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JOSH COCHRAN


I grew up in Taiwan, spending most of my time indoors, drawing fantastic creatures and comic book characters. Throughout grade school, I kept on drawing which eventually led me to decide to go to art school in illustration. I got my first big break from Steven Heller at the New York Times Book Review. Since then I've worked with clients such as, Entertainment Weekly, McSweeney's Books, Men's Health, the New York Times Magazine, MTV, Nike and Target. Illustrations have been included in Communcation Arts, the Society of Illustrators and American Illustration. My work is best described as a form of digital silkscreening. Most of the work I do for clients are digital while my personal work is either silkscreened or painted/drawn. I currently work out of a studio in Los Angeles, comprised of three graphic designers and one environmental designer (www.uno.la) and live in Pasadena with my dog Cody. More artwork can be found at www.joshcochran.net and processes at www.theplundering.com



When did you first decide to become a graphic designer/ illustrator? Was there a pivotal moment?
The pivotal moment was when I won my high school district competition for art, with a charcoal drawing of an old woman. Though to be honest, I've been drawing for most of my life and it was pretty much assumed that I would do something art related....I don't think I figured out that I could make a living out of it until one point in college. Come to think of it, I didn't know you could make a living out of illustration, until after I graduated and started working commercially! Teachers tend to be very furtive about pay etc. I was going to school at the Univ. of Souther California when I figured that I should probably enroll in a more specialized program. So one semester away from graduation, I transferred to Art Center in Pasadena and did the whole no sleep non-stop stress for 4 more years. Currently, addicted to coffee.



Who or what inspires you?

I'm hugely influenced by Japanese woodblock artists, classic graphic design, Paul Rand, Saul Bass, all the Pushpin guys. I studied from great teachers in school such as the Clayton Brothers, Jason Holley, Steve Turk, Bob Kato, Jeff Smith and Mark Todd, Esther Watson. All of which were huge influences on my early development as an artist. Being surrounded by great classmates who were constantly pushing me to do my best. School tended to be very intense.



Where does your training come from? Self-taught? College/Art School?
Art Center College of Design, and I also studied Fine Art and Film Animation at USC.


How do you keep "fresh" within your industry?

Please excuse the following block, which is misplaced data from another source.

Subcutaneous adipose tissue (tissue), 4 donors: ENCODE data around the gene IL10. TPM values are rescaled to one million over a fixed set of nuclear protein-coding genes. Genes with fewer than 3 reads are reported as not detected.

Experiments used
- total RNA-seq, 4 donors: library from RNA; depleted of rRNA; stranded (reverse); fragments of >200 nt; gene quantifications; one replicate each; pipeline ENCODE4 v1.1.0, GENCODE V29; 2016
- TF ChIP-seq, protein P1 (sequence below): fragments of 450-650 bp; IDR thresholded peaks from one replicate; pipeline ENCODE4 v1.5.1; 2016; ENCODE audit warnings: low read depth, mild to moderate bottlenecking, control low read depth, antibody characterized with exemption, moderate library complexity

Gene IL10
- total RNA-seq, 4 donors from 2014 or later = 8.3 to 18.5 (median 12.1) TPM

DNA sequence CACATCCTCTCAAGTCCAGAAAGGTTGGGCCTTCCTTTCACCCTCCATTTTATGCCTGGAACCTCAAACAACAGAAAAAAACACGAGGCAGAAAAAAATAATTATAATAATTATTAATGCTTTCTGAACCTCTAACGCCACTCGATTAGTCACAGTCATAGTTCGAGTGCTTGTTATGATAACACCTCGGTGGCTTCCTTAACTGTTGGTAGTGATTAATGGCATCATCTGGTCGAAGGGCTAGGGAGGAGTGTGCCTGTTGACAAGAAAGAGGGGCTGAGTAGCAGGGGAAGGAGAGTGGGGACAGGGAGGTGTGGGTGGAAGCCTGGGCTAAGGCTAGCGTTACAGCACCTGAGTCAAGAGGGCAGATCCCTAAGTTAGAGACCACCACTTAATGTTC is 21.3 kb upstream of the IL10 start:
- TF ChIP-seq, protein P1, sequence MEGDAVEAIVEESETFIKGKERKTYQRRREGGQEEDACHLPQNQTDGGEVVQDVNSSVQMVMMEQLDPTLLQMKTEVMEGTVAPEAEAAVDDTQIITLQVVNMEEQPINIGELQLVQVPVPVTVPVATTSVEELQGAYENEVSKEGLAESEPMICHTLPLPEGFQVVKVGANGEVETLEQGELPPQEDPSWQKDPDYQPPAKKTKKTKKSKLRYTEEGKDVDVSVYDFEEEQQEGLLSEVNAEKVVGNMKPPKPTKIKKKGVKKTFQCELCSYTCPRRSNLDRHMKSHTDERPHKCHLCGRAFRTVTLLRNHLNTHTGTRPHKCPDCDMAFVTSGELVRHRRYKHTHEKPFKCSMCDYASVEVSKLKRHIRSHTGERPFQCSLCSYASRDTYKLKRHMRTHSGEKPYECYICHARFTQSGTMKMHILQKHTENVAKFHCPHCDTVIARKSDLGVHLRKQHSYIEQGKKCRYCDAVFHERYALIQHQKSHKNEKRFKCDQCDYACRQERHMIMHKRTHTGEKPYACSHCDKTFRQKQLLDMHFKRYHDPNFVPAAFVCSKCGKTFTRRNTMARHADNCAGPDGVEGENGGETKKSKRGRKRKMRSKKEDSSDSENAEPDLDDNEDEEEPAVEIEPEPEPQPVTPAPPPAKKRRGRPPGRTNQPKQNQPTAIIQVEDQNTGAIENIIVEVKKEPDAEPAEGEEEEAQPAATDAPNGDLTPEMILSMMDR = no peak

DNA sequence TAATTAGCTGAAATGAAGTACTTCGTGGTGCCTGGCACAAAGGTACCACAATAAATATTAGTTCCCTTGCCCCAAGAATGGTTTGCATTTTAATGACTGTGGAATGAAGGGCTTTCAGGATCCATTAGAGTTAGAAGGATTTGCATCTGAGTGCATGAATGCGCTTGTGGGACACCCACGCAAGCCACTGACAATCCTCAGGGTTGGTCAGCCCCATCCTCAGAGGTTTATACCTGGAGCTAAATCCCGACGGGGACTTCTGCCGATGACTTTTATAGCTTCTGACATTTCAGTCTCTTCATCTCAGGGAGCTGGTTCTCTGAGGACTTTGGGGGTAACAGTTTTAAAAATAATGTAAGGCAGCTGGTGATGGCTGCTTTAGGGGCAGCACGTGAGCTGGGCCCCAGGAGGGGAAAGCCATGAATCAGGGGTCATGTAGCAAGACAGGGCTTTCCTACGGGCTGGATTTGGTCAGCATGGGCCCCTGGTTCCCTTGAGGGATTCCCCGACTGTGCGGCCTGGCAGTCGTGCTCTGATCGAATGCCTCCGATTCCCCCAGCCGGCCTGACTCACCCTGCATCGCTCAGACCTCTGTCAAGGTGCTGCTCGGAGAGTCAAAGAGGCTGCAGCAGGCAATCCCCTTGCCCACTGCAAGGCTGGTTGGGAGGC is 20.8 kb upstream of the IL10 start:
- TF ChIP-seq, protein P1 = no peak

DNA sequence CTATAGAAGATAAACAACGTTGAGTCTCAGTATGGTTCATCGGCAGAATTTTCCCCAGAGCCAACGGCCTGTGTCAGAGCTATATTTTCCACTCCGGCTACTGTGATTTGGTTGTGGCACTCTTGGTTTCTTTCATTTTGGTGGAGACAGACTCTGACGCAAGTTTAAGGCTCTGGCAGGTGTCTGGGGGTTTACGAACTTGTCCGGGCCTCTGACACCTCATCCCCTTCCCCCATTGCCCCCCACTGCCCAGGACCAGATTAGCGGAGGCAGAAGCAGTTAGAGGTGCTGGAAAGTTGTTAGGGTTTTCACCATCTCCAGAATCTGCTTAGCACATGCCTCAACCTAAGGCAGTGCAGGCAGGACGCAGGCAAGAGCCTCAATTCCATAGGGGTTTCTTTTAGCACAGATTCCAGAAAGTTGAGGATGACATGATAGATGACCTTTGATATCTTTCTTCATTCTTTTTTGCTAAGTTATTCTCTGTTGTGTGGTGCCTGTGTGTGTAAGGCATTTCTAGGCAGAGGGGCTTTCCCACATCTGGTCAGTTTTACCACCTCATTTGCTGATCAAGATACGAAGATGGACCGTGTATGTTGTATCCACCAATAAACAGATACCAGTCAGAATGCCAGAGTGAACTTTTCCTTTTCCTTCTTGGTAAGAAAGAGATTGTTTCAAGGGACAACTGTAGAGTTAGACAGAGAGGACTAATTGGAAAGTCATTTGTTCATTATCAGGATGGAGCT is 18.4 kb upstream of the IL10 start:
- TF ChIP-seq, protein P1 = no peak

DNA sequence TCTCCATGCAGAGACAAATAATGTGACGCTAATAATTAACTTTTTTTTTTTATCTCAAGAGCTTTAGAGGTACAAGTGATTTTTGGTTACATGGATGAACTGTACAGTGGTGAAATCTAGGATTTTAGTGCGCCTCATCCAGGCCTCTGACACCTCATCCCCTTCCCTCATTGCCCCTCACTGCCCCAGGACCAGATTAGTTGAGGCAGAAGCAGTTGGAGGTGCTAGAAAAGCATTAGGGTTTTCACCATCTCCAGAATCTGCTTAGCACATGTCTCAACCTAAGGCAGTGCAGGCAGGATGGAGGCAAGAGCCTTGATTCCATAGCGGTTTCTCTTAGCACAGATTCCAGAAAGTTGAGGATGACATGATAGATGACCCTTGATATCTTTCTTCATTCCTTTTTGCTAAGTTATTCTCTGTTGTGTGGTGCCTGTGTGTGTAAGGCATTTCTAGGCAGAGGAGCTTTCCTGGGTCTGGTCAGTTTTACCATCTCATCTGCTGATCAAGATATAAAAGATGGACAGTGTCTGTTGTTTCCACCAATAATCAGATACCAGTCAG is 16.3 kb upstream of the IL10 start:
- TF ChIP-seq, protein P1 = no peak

I try not to do the same thing twice. Or at least keep looking at new things that inspire me or influence me in some way. I'm always very interested in what's currently going on in the art world and I try not to live in a sheltered bubble of just my friends and peers.



What are some of your current projects?
I just finished an album cover , spread for Entertainment Weekly, and illustrations for the Shivas Iron Society and the New York Times Op-Ed.



Which of your projects are you the most proud of? And why?
I'm probably most proud of my personal work (the silkscreens), specifically "A Flurry", and my "War" series. (http://joshcochran.net/gallery.html) These were done shortly after a death in the family and feel extremely personal and I was working with a few different themes that surprised me with the outcome when I finished the pieces. I love working in a certain direction at first and then not knowing how it's going to come out. It's all about risk!


Are there any areas, techniques, mediums, projects in your field that you have yet to try?

I would like to get back into painting more. I use to paint all the time in school but have always felt like I was better at drawing and ended up pursuing that more when I started working commercially. I would love to learn how to use the letterpress machines. One of my studiomates does a lot of letterpressing so I'm always around it.


Any advice to the novice designer/ illustrator?

Work hard, be persistent. Keep an open mind to what your perception of what art might be. Learn what you're truly good at, and what you enjoy doing the most. Work to become excellent at that.

What makes a designed piece or illustration successful?

If it communicates the idea on several different levels, all the while being a great piece of art. I think I read that somewhere though! Maybe from Norman Rockwell?!? But it's very true...illustration that achieves different things at the same time can be very satisfying.



What do you do to keep yourself motivated and avoid burn-out?
Having another life outside of work. Spending time with my girlfriend...Also, I just got a new puppy who keeps me entertained and cleaning his mess everywhere he goes.


And finally, what is the best thing on prime-time TV right now?

I actually don't own a TV right now. I've been watching mostly movies. However, my girlfriend has TiVo so I would have to say, Project Runway, hands down. Maybe because it's easy for me to identify with the designers and the stress. I hear the Office is really good, but I've only seen the UK version which I think to absolute genius. I was going to quote from the show, but it feels a little inappropriate here...??


Recent Work:



3 comments:

Alina Chau said...

Very cooool posting!!

chandan crasta said...

hi Josh,

really appreciate your work. i like your loose sketchy style of drawing and your flat colouring too. very neat.

all the best

~ chandan

genevieve kote said...

Great interview! Josh your work is amazing!

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